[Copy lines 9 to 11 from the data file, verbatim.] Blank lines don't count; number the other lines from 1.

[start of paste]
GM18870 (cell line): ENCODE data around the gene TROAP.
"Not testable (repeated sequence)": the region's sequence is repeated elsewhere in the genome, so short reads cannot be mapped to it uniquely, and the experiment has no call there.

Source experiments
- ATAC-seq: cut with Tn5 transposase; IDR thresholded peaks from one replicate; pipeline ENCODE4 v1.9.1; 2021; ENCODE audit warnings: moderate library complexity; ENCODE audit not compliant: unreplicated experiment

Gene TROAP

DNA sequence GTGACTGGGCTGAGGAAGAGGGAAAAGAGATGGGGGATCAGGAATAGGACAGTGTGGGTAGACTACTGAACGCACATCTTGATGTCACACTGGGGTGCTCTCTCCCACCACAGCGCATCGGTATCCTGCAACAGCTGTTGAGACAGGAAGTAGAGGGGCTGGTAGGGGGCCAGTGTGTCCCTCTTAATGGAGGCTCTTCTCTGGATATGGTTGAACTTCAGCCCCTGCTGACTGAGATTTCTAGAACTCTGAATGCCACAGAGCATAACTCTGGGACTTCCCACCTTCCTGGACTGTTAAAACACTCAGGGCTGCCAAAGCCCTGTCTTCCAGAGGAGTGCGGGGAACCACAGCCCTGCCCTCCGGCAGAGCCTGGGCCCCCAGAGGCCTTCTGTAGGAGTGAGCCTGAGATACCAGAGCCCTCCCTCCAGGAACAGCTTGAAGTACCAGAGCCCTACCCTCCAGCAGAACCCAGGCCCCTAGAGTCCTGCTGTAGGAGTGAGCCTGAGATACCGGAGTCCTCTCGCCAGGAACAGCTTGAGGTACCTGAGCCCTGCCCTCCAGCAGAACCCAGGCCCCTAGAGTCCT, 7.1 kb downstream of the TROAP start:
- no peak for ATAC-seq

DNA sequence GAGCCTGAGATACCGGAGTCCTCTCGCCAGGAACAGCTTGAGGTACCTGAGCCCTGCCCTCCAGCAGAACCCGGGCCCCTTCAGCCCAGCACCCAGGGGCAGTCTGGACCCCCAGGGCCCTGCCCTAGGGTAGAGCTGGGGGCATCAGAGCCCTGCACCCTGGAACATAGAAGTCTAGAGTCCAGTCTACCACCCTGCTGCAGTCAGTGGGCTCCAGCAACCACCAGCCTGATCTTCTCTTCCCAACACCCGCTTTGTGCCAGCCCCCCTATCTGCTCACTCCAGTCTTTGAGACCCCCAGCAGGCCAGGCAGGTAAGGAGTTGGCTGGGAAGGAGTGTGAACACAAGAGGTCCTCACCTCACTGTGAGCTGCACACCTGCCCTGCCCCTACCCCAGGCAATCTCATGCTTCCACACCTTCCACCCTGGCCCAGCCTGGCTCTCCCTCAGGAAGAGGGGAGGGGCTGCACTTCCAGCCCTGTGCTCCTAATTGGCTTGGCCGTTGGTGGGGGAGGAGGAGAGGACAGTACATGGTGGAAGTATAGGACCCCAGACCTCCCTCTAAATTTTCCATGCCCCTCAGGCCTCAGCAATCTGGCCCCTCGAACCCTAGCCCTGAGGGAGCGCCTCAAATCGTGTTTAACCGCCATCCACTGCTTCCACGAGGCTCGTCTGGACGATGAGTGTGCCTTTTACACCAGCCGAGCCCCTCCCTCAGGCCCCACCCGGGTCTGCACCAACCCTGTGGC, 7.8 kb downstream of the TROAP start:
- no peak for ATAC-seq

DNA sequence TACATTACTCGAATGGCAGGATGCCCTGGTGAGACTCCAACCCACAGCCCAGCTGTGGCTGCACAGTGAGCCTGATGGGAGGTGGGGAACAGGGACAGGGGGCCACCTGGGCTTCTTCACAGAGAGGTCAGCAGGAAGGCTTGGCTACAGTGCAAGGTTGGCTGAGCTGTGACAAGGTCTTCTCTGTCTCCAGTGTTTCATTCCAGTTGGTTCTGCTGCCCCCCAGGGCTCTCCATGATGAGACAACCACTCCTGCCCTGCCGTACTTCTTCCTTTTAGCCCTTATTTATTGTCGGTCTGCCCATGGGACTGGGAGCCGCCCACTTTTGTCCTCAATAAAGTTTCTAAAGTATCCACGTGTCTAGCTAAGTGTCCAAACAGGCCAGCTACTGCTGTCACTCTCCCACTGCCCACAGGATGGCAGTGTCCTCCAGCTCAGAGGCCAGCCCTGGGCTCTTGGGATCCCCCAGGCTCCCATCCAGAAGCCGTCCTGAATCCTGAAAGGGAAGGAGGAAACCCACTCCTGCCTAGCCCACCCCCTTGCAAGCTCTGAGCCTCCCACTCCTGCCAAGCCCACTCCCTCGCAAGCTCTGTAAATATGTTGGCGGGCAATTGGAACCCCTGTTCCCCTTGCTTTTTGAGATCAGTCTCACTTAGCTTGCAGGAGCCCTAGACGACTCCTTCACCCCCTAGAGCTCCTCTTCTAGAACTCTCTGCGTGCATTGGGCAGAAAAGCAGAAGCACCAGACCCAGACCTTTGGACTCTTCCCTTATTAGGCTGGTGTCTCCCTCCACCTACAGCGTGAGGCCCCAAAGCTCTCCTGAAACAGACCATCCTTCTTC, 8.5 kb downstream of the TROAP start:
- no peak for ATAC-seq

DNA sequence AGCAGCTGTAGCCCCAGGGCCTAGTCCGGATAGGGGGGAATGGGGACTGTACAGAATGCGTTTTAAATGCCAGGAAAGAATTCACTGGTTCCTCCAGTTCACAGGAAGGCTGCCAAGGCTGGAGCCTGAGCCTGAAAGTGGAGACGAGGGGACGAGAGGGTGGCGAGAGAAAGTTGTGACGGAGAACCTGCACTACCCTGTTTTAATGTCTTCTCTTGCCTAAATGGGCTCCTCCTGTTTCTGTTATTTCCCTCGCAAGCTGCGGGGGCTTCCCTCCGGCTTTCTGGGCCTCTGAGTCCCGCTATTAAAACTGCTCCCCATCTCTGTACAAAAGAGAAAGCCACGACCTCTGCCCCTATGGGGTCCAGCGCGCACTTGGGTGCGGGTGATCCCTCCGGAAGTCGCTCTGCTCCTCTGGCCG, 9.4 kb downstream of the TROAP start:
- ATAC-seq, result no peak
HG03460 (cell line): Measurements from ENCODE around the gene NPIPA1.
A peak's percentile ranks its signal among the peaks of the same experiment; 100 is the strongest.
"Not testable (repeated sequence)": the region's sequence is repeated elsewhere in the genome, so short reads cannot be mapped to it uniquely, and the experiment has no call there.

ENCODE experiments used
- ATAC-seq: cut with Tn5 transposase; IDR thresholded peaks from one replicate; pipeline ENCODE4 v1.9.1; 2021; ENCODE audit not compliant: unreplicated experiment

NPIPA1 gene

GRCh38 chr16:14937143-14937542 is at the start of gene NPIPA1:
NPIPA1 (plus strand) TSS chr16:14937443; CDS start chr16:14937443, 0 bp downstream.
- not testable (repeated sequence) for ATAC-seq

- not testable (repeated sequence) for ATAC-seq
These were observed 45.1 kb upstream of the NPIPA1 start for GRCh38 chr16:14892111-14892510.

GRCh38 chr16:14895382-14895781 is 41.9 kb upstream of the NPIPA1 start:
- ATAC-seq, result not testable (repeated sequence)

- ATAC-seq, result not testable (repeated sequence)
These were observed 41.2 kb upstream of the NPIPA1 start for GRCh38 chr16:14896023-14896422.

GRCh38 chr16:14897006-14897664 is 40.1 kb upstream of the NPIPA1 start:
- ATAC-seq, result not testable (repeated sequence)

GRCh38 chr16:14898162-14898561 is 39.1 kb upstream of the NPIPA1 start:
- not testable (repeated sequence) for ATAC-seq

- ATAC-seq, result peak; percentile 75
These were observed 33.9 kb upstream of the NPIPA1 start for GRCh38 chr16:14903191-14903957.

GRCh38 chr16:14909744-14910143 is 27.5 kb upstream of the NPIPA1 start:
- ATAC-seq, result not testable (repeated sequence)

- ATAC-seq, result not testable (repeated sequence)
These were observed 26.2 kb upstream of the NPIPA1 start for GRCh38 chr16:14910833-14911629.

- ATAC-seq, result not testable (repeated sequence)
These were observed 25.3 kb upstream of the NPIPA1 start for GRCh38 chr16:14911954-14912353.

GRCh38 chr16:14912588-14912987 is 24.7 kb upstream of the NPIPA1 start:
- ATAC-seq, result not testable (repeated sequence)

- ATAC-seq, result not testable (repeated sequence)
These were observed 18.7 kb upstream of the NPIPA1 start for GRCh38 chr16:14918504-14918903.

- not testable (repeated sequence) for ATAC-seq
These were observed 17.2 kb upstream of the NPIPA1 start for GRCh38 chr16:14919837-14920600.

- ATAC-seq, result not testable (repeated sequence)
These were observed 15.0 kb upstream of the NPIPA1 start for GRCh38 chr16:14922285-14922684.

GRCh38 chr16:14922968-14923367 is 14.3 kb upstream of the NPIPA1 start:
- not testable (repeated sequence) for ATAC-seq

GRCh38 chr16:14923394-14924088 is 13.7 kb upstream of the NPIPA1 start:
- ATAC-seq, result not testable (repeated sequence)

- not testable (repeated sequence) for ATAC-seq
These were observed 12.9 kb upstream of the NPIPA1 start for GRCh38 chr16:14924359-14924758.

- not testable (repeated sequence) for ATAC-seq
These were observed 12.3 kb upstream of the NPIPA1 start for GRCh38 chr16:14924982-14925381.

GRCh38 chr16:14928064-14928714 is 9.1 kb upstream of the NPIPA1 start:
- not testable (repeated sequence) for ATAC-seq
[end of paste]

- no peak for ATAC-seq

DNA sequence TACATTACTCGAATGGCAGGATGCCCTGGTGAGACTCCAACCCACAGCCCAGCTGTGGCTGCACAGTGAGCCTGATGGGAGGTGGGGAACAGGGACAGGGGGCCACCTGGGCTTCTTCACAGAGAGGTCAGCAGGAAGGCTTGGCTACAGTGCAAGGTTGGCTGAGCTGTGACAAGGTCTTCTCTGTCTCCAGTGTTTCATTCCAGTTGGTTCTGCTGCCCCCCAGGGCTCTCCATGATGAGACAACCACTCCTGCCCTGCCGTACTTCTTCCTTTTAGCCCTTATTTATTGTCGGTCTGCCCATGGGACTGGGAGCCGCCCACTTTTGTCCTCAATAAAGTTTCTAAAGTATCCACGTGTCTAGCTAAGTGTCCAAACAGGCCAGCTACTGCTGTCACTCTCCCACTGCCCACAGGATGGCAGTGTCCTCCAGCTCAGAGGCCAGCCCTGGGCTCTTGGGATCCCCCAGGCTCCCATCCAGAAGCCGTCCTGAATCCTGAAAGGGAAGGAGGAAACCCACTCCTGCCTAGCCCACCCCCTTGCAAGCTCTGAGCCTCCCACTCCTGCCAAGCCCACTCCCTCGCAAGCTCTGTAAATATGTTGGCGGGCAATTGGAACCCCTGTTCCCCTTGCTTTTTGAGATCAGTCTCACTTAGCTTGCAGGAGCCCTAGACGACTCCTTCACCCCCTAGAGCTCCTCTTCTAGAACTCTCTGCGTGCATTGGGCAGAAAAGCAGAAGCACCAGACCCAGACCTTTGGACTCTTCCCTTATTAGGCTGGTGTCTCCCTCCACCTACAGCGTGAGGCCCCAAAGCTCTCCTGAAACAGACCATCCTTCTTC, 8.5 kb downstream of the TROAP start:
- no peak for ATAC-seq